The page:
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Thursday, December 13, 2007

You should not ski on antiques...

... they might be worth something.

So as you know (or don't know) last winter I acquired a really old pair of cross country skis.

These are seriously the boots.

No, this is not a joke. I am not kidding, I repeat, not kidding. It feels like the sole is made of concrete and the minute the leather gets wet, look out! Now before I go any further, I have to say that I was given these skis last year for free. Can't argue with that. I had really wanted to try xc skiing and see if I liked it and there is no better way than for free. I used them everytime it snowed last year and have gone out once this year.

I love to ski, but they are just not working for me. I am hoping to get a new pair but I have no idea what to get. (Blink, I am looking for your help/advice on this one.)

The details you should know...
I live in Nebraska where we get some snow. There are no mountains (obviously) or XC ski trails but it is definitely hilly. I also live basically across the street from a golf course and could definitely ski there.

I need some advice, y'all. Someone on Triscoop mentioned that if the snow was hard pack, skate style would be awesome on a golf course but I don't even know what actual hard pack snow looks like. Yikes, how ignorant can one be? :) I also don't know what size or anything like that. I think that Canfield's in Omaha might be able to help with some of that. I don't know of any place else that sells the stuff in town. Someone else on Triscoop told me to go to our local ski shop and I laughed out loud. Somebody forgot to mention to that friend that this is lame-ass Nebraska (but I am not bitter). You have to create fun here. So, we xc ski where we can. We trail run and mtb on the same three trails over and over and we take trips. =0)

Back on track.

So, I am not an "advanced" XC skier. I have one season under my belt with antique skis, that have to be waxed, skiing along on the side streets on suburban Nebraska. What would you all suggest? I desperately am calling on the blog world to give suggestions. Thanks you guys!

6 comments:

J-Wim said...

I don't know what to tell you because that is what my XC boots look like. No lie, I got them for Christmas my sophomore year in HS.... The skis are gone, I donated them to the Boy Scouts when they needed some for their Winter Sled Race.
I miss it though, thinking about getting some of my own again. If you get a good suggestion, be sure to post it for all us wannabes....

bryan said...

Snow ... uh ... no idea. But they should have all of the equipment you need a Scheels, probably upstairs. They have snowshoes, so I'd assume they have XC skis, too.

blink140pnt6 said...

I bought mine at Canfields quite a few years ago. If your looking for a used pair I would try play it again sports,or craigs list. New I'd go with Scheels, Canfields and don't laugh but we do actualy have a ski shop, or used too. It's called Bahnsens, or maybe not just looked them up in the phone book and didn't see em listed, but they usd to sell snow and water skis, kind of highend shop. If they are still in biz they are at 72nd and L.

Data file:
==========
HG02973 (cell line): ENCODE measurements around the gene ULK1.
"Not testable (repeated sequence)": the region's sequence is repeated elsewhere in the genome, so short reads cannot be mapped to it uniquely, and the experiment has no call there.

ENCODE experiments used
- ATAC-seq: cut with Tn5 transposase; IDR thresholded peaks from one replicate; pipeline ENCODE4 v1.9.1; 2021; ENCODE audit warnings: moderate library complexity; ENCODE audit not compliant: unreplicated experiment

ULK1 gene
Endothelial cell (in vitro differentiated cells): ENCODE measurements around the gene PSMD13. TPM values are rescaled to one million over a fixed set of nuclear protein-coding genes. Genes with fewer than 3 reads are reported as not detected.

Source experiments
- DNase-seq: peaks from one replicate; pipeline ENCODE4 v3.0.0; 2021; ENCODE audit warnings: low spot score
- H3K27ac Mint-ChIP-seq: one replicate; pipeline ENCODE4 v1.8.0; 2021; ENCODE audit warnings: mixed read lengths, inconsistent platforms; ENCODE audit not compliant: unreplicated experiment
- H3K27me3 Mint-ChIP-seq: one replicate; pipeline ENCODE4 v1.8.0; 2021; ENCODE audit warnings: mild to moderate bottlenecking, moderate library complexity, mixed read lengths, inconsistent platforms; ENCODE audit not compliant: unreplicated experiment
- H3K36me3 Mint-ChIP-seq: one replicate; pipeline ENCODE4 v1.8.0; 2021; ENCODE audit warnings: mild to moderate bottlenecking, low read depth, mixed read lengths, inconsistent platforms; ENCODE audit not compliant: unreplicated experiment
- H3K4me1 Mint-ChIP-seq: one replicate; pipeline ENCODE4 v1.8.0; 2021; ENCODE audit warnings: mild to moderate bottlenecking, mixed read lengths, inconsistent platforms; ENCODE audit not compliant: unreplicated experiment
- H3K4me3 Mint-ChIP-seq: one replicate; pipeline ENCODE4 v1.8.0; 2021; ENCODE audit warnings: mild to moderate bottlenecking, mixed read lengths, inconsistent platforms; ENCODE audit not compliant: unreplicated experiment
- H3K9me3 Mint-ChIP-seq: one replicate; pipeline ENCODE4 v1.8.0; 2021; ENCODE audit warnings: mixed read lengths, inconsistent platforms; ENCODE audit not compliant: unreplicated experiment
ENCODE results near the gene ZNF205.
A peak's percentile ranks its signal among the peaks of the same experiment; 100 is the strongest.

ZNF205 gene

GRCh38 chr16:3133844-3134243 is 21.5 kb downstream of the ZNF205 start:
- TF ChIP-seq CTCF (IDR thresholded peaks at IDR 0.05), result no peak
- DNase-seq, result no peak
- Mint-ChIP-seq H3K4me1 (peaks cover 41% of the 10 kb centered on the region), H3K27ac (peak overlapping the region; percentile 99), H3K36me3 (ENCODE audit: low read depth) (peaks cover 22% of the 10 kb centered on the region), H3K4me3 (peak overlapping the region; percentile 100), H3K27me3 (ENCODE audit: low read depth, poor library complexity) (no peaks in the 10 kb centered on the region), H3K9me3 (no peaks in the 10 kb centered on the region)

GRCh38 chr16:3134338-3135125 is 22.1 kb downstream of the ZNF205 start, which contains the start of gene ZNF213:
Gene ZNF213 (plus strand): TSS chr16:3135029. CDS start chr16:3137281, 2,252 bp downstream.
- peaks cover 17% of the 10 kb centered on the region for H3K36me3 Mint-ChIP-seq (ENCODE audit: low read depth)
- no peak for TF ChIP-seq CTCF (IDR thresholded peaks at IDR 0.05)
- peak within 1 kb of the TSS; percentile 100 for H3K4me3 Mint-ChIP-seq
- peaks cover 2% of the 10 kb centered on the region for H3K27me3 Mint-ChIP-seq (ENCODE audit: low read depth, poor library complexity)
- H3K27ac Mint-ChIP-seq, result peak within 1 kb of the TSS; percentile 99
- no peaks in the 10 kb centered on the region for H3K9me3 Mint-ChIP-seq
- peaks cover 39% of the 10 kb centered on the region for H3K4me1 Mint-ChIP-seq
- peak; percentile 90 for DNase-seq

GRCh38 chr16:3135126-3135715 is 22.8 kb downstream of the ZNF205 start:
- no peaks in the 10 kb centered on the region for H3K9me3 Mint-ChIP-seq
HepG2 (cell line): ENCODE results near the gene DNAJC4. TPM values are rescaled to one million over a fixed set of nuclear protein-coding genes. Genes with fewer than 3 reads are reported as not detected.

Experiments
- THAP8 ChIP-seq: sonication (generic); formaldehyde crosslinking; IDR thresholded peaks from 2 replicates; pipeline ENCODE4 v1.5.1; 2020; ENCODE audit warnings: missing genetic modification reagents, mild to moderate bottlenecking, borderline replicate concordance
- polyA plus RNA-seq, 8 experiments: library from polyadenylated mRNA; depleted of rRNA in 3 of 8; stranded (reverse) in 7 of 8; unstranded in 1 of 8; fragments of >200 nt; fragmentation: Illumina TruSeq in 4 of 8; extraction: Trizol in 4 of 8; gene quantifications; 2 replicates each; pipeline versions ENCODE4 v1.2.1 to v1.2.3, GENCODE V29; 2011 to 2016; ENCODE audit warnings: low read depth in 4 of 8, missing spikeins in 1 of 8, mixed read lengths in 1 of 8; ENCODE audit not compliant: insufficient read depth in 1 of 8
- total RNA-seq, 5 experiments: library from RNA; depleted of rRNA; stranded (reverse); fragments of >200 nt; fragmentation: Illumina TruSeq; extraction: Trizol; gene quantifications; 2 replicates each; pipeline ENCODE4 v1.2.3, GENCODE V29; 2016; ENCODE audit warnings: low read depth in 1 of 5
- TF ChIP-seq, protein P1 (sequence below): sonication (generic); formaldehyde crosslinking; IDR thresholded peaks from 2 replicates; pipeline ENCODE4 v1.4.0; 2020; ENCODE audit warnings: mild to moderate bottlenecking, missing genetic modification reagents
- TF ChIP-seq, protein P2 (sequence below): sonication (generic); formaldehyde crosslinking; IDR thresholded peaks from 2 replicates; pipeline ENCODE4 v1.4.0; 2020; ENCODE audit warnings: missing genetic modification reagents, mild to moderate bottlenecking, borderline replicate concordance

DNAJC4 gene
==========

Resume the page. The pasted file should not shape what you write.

If it were me I'd get a pair at play it again just because of the price and the limited use you may get out of them. It's just a matter of whether they have your size. I don't think ski style matters as much as make sure the boots are comfortable. If the boots don't fit well you will be uncomfortable and won't want to ski much.

Good luck, and when you get a pair lets hit the trail.

Taco ski up the Wabash sound fun?

blink140pnt6 said...

Btw kt I'm a bit disapointed in your playing the sistah card on my last blog post. What up with that?

:) !

Danielle in Iowa said...

After my first season of renting skis, I went with a pair of waxless classic skis. The major bonus is not having to wax them, which means you can pop on out and ski whenever and not have to wax depending on the temperature (there different waxes for different temps). I am pretty sure there is no such thing as waxless skate skis.

Classic versus skate is somewhat of a style preference. I assume your old skis were classic skis - I personally have hesitated on the skate skis because you can't rent them anywhere to see if you like skating better than classic (or enough to spend the money on skate skis to supplement classic skis).

Another benefit of classic over skate is that you can make new tracks when you need to (as long as there is snow). Skating requires either hard pack or groomed trails. Golf courses will often get wind swept enough with a layer of ice such that skating is easier than classic. But I have also found that usually someone has made classic tracks across golf courses as well.

That being said, skating is a much faster and so a lot of people think it is more fun. It also uses muscles more like rollerblading, where as classic uses more running muscles I think, so it depends if you want to cross-train with completely different muscles :-)

Lastly, the city of Ames has groomed cross country ski trails (that a lot of people don't know about). You might call the Omaha Parks and Rec department to see if they have trails.

Wow, that was a long opinionated piece :-)

Tri-Dummy said...

those look like Forrest Gump shoes...those to straighten out your feet?